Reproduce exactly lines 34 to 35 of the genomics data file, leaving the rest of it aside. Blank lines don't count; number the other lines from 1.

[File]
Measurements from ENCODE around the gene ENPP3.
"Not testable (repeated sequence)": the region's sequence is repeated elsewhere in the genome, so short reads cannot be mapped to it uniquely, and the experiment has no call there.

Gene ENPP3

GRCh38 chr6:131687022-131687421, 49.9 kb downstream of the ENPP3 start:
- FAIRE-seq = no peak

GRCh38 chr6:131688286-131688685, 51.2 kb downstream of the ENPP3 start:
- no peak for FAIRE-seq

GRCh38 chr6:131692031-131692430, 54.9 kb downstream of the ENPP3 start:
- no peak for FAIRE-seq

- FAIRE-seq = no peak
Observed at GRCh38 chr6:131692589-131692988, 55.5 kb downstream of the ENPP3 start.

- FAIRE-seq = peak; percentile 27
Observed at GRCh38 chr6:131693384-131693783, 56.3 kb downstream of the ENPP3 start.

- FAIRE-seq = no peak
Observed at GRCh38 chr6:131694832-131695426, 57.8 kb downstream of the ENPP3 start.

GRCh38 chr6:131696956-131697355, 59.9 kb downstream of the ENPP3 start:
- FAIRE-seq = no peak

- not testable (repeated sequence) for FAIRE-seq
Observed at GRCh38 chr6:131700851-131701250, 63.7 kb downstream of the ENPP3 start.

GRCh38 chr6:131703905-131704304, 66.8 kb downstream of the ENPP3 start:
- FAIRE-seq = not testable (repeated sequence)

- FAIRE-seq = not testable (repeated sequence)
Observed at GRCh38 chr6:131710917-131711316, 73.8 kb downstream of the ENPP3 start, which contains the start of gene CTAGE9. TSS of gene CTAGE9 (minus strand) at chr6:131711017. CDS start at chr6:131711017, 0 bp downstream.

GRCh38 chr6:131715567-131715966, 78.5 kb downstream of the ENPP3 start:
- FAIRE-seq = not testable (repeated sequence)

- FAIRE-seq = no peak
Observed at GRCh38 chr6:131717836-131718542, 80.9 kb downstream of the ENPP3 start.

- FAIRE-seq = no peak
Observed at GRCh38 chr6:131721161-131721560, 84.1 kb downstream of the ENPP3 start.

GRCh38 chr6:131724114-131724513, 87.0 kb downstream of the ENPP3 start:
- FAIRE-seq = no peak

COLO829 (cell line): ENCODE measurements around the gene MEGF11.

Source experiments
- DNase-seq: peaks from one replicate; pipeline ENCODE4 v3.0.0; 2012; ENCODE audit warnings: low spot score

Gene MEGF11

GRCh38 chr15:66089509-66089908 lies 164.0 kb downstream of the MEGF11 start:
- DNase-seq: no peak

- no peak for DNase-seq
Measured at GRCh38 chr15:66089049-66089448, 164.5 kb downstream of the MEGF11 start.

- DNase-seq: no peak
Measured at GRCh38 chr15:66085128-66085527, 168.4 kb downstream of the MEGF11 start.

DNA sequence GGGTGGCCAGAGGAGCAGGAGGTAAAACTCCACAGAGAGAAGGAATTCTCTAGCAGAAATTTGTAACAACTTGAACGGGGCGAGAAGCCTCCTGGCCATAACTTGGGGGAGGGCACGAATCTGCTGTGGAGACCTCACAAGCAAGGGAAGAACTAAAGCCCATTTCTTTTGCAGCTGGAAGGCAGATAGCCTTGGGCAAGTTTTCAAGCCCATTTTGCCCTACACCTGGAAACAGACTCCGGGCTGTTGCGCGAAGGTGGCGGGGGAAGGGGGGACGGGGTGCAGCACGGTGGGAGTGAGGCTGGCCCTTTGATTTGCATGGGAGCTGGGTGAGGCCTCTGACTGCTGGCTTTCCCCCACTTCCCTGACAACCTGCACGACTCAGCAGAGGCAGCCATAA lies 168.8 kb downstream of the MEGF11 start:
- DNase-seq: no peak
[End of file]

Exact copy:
- DNase-seq: peaks from one replicate; pipeline ENCODE4 v3.0.0; 2012; ENCODE audit warnings: low spot score

Gene MEGF11